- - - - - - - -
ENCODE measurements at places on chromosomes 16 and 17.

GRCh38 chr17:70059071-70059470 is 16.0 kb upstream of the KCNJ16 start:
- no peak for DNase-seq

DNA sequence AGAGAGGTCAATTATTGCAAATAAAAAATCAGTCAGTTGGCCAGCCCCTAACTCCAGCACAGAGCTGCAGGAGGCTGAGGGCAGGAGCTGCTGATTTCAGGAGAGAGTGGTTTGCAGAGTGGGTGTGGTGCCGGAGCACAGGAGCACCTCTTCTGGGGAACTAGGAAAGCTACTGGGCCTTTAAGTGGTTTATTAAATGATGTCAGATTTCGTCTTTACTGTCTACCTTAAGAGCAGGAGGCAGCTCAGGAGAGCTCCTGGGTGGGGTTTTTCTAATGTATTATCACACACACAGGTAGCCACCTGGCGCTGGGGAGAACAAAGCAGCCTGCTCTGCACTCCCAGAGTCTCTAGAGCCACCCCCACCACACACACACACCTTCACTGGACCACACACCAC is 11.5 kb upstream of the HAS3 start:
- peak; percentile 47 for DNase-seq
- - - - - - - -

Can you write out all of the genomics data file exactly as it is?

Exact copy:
ENCODE measurements at places on chromosomes 16 and 17.

GRCh38 chr17:70059071-70059470 is 16.0 kb upstream of the KCNJ16 start:
- no peak for DNase-seq

DNA sequence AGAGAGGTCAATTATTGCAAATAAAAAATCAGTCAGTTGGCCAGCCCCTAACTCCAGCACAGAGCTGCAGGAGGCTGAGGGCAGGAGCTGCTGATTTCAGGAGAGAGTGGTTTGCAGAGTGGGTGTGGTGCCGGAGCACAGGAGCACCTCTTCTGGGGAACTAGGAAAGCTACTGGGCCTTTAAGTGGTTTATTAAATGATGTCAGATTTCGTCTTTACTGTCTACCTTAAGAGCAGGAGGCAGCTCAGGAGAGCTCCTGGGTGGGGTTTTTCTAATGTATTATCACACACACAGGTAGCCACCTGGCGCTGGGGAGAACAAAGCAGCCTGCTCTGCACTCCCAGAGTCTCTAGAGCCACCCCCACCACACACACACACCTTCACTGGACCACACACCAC is 11.5 kb upstream of the HAS3 start:
- peak; percentile 47 for DNase-seq